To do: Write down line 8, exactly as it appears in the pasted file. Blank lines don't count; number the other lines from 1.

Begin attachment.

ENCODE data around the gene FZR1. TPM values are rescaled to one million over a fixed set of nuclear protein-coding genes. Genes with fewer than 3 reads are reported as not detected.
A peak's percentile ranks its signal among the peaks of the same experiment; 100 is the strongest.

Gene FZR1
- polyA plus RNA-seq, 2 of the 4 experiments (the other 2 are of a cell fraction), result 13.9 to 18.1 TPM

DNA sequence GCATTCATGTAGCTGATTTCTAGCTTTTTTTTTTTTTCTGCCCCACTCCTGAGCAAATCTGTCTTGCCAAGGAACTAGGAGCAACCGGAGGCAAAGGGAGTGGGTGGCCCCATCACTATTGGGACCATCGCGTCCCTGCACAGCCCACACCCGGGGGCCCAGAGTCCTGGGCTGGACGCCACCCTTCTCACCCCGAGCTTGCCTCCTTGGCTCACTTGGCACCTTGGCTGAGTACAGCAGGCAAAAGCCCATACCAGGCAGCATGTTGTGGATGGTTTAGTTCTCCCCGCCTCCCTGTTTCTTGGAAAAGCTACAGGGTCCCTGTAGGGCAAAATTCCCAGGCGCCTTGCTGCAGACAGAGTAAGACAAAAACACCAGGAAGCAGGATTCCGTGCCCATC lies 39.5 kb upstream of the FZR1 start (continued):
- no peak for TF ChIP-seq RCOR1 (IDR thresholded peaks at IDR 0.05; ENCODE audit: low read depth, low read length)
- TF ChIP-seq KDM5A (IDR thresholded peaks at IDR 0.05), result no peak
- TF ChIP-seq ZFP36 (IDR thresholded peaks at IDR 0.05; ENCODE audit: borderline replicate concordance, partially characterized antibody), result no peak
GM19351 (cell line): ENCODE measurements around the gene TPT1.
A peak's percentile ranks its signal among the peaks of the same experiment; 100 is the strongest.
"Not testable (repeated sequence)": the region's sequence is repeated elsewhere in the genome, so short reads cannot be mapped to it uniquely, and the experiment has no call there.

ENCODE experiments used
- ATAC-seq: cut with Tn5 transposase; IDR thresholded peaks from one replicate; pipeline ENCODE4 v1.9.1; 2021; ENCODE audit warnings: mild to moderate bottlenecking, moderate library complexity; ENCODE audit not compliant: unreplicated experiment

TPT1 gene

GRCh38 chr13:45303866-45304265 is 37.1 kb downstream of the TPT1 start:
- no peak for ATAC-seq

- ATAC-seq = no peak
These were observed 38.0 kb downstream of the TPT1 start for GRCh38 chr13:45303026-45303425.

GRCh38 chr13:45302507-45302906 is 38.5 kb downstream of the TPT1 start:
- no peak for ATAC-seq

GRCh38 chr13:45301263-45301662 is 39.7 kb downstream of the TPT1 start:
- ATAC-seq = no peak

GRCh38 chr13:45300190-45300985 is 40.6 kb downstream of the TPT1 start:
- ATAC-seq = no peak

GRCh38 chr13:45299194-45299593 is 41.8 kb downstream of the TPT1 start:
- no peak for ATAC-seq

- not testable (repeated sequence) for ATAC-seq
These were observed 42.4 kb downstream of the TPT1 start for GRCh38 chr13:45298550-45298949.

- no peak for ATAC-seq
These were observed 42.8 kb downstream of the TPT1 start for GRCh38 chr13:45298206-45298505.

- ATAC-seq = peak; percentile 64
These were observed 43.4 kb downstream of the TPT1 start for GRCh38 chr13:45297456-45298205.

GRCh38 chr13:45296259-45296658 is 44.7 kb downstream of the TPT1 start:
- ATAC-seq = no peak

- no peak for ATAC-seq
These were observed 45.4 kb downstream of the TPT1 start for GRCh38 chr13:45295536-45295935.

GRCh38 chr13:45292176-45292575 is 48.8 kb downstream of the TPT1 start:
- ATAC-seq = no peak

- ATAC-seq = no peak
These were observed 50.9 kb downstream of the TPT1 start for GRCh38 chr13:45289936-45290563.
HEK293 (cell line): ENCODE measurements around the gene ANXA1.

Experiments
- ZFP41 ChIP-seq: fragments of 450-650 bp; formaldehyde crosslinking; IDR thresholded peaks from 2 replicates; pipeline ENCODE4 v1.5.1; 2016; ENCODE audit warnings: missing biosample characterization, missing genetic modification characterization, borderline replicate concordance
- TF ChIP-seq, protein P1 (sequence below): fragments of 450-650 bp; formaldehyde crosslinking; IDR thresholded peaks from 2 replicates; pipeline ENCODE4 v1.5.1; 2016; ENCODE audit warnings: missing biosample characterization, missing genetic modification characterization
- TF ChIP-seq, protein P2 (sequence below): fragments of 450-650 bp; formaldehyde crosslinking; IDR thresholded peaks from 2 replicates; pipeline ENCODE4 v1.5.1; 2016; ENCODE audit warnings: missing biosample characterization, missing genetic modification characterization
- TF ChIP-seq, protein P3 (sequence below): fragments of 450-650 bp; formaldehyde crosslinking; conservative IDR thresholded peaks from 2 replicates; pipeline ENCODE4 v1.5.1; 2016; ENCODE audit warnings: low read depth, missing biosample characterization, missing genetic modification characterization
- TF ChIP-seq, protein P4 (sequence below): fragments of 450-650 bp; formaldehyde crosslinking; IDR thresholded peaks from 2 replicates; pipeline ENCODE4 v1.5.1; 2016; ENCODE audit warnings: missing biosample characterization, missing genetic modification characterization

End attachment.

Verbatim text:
- TF ChIP-seq ZFP36 (IDR thresholded peaks at IDR 0.05; ENCODE audit: borderline replicate concordance, partially characterized antibody), result no peak